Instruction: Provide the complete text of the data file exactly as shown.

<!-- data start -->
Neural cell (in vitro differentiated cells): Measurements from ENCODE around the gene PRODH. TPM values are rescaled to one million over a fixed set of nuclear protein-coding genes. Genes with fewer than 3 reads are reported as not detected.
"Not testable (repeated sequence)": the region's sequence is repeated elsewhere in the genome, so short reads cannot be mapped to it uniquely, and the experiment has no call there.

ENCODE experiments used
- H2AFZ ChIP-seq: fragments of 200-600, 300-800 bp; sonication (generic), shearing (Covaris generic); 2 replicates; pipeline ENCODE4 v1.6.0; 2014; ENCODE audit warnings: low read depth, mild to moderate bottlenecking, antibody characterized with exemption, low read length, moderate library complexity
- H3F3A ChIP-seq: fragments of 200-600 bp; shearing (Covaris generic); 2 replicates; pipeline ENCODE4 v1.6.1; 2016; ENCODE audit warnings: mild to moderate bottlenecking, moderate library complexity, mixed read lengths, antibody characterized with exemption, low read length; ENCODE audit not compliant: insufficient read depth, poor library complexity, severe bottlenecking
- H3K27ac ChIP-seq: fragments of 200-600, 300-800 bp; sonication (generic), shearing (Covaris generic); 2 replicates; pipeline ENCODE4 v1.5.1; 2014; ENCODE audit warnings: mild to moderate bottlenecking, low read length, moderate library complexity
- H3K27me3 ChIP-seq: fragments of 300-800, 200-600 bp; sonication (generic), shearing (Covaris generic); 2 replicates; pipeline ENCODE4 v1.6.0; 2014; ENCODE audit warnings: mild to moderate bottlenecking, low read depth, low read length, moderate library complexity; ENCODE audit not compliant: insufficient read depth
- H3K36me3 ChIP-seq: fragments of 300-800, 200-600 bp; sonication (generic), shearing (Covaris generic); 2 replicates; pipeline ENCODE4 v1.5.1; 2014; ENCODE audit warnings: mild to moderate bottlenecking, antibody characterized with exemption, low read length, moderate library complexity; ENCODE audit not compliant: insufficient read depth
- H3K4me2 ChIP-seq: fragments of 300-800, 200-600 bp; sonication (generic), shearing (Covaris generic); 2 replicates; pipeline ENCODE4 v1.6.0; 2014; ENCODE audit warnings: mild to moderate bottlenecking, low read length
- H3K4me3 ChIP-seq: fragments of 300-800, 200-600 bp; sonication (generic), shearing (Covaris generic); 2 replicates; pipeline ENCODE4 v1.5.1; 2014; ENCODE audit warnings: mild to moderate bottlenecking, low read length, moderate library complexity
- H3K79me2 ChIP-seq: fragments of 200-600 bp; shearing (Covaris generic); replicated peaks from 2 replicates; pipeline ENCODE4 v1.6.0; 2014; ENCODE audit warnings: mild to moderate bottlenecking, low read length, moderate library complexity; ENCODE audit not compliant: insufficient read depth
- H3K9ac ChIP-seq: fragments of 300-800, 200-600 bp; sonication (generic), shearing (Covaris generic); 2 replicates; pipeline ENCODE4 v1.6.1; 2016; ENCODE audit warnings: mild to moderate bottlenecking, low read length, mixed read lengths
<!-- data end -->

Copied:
Neural cell (in vitro differentiated cells): Measurements from ENCODE around the gene PRODH. TPM values are rescaled to one million over a fixed set of nuclear protein-coding genes. Genes with fewer than 3 reads are reported as not detected.
"Not testable (repeated sequence)": the region's sequence is repeated elsewhere in the genome, so short reads cannot be mapped to it uniquely, and the experiment has no call there.

ENCODE experiments used
- H2AFZ ChIP-seq: fragments of 200-600, 300-800 bp; sonication (generic), shearing (Covaris generic); 2 replicates; pipeline ENCODE4 v1.6.0; 2014; ENCODE audit warnings: low read depth, mild to moderate bottlenecking, antibody characterized with exemption, low read length, moderate library complexity
- H3F3A ChIP-seq: fragments of 200-600 bp; shearing (Covaris generic); 2 replicates; pipeline ENCODE4 v1.6.1; 2016; ENCODE audit warnings: mild to moderate bottlenecking, moderate library complexity, mixed read lengths, antibody characterized with exemption, low read length; ENCODE audit not compliant: insufficient read depth, poor library complexity, severe bottlenecking
- H3K27ac ChIP-seq: fragments of 200-600, 300-800 bp; sonication (generic), shearing (Covaris generic); 2 replicates; pipeline ENCODE4 v1.5.1; 2014; ENCODE audit warnings: mild to moderate bottlenecking, low read length, moderate library complexity
- H3K27me3 ChIP-seq: fragments of 300-800, 200-600 bp; sonication (generic), shearing (Covaris generic); 2 replicates; pipeline ENCODE4 v1.6.0; 2014; ENCODE audit warnings: mild to moderate bottlenecking, low read depth, low read length, moderate library complexity; ENCODE audit not compliant: insufficient read depth
- H3K36me3 ChIP-seq: fragments of 300-800, 200-600 bp; sonication (generic), shearing (Covaris generic); 2 replicates; pipeline ENCODE4 v1.5.1; 2014; ENCODE audit warnings: mild to moderate bottlenecking, antibody characterized with exemption, low read length, moderate library complexity; ENCODE audit not compliant: insufficient read depth
- H3K4me2 ChIP-seq: fragments of 300-800, 200-600 bp; sonication (generic), shearing (Covaris generic); 2 replicates; pipeline ENCODE4 v1.6.0; 2014; ENCODE audit warnings: mild to moderate bottlenecking, low read length
- H3K4me3 ChIP-seq: fragments of 300-800, 200-600 bp; sonication (generic), shearing (Covaris generic); 2 replicates; pipeline ENCODE4 v1.5.1; 2014; ENCODE audit warnings: mild to moderate bottlenecking, low read length, moderate library complexity
- H3K79me2 ChIP-seq: fragments of 200-600 bp; shearing (Covaris generic); replicated peaks from 2 replicates; pipeline ENCODE4 v1.6.0; 2014; ENCODE audit warnings: mild to moderate bottlenecking, low read length, moderate library complexity; ENCODE audit not compliant: insufficient read depth
- H3K9ac ChIP-seq: fragments of 300-800, 200-600 bp; sonication (generic), shearing (Covaris generic); 2 replicates; pipeline ENCODE4 v1.6.1; 2016; ENCODE audit warnings: mild to moderate bottlenecking, low read length, mixed read lengths